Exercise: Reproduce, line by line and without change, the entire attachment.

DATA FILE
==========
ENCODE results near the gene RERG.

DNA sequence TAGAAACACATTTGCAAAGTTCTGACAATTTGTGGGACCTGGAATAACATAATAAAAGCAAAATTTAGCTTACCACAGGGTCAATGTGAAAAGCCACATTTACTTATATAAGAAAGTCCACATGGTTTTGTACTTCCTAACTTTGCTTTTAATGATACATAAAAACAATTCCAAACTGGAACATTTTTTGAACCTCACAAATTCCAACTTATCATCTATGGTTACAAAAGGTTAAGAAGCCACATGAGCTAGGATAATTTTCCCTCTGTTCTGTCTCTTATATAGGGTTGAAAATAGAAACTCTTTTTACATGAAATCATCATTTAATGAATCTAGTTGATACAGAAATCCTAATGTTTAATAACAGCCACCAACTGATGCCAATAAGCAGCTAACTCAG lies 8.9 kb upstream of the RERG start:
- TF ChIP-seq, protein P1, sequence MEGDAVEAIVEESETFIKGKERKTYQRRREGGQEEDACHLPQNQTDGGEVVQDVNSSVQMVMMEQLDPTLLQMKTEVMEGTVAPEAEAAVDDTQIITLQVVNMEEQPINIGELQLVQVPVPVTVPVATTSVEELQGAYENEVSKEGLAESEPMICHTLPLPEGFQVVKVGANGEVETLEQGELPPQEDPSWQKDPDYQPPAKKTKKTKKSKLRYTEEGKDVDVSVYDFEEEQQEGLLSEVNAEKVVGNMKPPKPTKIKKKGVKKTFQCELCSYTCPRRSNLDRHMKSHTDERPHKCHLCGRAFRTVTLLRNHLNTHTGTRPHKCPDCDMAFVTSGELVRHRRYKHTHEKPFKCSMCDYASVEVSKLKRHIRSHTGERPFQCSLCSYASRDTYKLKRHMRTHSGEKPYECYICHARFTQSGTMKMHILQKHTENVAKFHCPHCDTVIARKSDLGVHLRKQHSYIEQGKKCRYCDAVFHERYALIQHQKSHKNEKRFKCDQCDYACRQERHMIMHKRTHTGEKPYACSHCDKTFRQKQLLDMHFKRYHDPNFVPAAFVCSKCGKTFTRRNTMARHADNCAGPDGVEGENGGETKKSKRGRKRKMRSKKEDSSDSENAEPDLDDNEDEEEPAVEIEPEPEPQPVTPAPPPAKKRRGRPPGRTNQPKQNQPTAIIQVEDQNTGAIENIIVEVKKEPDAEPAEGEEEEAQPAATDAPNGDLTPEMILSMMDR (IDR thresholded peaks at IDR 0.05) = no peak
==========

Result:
ENCODE results near the gene RERG.

DNA sequence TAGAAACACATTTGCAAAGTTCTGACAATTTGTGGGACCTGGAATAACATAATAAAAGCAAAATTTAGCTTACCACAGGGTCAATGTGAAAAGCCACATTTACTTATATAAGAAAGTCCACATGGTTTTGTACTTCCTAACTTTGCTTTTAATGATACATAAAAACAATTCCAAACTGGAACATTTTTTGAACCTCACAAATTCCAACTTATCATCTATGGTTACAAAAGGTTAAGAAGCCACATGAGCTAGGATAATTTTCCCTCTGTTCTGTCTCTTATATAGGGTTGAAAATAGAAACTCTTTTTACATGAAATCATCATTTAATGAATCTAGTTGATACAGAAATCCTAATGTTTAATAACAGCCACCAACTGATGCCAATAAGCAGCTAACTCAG lies 8.9 kb upstream of the RERG start:
- TF ChIP-seq, protein P1, sequence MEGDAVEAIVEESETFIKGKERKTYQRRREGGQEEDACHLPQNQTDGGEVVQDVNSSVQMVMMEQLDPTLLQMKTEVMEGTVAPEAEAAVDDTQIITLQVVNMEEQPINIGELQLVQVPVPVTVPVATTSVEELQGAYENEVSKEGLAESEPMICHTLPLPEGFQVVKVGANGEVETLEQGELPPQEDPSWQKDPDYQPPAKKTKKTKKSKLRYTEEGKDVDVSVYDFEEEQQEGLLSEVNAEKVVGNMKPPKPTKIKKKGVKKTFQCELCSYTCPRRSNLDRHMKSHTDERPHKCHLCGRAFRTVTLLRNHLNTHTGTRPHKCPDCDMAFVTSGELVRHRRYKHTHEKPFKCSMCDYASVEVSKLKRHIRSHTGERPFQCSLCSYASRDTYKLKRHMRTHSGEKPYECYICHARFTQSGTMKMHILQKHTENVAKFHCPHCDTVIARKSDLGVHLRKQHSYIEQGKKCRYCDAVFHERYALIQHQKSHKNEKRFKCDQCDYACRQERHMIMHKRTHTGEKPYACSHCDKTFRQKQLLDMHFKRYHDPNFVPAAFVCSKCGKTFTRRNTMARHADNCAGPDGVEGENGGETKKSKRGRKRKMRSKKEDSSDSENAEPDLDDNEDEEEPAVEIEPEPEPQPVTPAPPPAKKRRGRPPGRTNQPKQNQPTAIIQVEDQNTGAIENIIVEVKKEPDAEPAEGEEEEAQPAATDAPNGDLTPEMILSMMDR (IDR thresholded peaks at IDR 0.05) = no peak